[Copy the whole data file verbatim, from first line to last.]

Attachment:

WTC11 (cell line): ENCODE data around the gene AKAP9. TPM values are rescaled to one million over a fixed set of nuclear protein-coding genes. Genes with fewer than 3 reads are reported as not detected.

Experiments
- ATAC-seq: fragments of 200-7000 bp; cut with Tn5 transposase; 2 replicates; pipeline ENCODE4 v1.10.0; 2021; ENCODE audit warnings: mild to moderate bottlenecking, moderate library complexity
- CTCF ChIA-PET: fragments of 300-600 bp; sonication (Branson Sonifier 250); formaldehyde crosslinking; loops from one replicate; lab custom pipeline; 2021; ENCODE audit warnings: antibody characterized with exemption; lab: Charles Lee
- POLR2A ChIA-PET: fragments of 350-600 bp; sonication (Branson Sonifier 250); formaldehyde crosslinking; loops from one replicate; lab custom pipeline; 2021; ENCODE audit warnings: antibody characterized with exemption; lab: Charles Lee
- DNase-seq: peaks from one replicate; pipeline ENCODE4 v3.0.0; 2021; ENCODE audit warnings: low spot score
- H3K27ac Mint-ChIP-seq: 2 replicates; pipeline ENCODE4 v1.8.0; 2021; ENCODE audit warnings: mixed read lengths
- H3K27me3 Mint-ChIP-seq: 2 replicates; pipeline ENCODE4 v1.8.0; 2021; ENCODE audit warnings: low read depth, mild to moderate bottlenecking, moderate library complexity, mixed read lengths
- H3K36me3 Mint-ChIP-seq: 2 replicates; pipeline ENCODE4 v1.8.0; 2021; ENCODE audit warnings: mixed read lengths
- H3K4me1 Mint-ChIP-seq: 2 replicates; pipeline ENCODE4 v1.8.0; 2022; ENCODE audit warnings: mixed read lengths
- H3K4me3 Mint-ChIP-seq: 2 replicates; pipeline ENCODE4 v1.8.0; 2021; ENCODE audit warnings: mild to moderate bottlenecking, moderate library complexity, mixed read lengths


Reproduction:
WTC11 (cell line): ENCODE data around the gene AKAP9. TPM values are rescaled to one million over a fixed set of nuclear protein-coding genes. Genes with fewer than 3 reads are reported as not detected.

Experiments
- ATAC-seq: fragments of 200-7000 bp; cut with Tn5 transposase; 2 replicates; pipeline ENCODE4 v1.10.0; 2021; ENCODE audit warnings: mild to moderate bottlenecking, moderate library complexity
- CTCF ChIA-PET: fragments of 300-600 bp; sonication (Branson Sonifier 250); formaldehyde crosslinking; loops from one replicate; lab custom pipeline; 2021; ENCODE audit warnings: antibody characterized with exemption; lab: Charles Lee
- POLR2A ChIA-PET: fragments of 350-600 bp; sonication (Branson Sonifier 250); formaldehyde crosslinking; loops from one replicate; lab custom pipeline; 2021; ENCODE audit warnings: antibody characterized with exemption; lab: Charles Lee
- DNase-seq: peaks from one replicate; pipeline ENCODE4 v3.0.0; 2021; ENCODE audit warnings: low spot score
- H3K27ac Mint-ChIP-seq: 2 replicates; pipeline ENCODE4 v1.8.0; 2021; ENCODE audit warnings: mixed read lengths
- H3K27me3 Mint-ChIP-seq: 2 replicates; pipeline ENCODE4 v1.8.0; 2021; ENCODE audit warnings: low read depth, mild to moderate bottlenecking, moderate library complexity, mixed read lengths
- H3K36me3 Mint-ChIP-seq: 2 replicates; pipeline ENCODE4 v1.8.0; 2021; ENCODE audit warnings: mixed read lengths
- H3K4me1 Mint-ChIP-seq: 2 replicates; pipeline ENCODE4 v1.8.0; 2022; ENCODE audit warnings: mixed read lengths
- H3K4me3 Mint-ChIP-seq: 2 replicates; pipeline ENCODE4 v1.8.0; 2021; ENCODE audit warnings: mild to moderate bottlenecking, moderate library complexity, mixed read lengths